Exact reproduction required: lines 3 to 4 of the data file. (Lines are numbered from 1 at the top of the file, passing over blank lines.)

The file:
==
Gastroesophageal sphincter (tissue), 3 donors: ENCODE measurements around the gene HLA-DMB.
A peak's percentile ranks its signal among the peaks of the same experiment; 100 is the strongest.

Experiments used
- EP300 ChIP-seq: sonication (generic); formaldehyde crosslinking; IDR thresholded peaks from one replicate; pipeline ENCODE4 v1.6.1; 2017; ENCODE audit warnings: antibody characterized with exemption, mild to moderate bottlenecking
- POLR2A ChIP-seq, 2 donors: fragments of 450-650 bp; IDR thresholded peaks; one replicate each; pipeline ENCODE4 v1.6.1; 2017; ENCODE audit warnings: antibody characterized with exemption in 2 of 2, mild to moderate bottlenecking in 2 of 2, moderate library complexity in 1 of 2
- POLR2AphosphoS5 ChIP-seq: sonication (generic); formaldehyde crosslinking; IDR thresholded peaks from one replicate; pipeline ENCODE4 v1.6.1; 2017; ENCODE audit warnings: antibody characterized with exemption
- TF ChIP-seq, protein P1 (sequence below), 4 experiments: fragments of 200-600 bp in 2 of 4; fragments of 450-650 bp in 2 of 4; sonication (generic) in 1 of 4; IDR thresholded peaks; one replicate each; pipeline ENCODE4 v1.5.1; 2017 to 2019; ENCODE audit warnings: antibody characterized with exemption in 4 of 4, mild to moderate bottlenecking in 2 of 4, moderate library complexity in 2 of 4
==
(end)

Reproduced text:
Experiments used
- EP300 ChIP-seq: sonication (generic); formaldehyde crosslinking; IDR thresholded peaks from one replicate; pipeline ENCODE4 v1.6.1; 2017; ENCODE audit warnings: antibody characterized with exemption, mild to moderate bottlenecking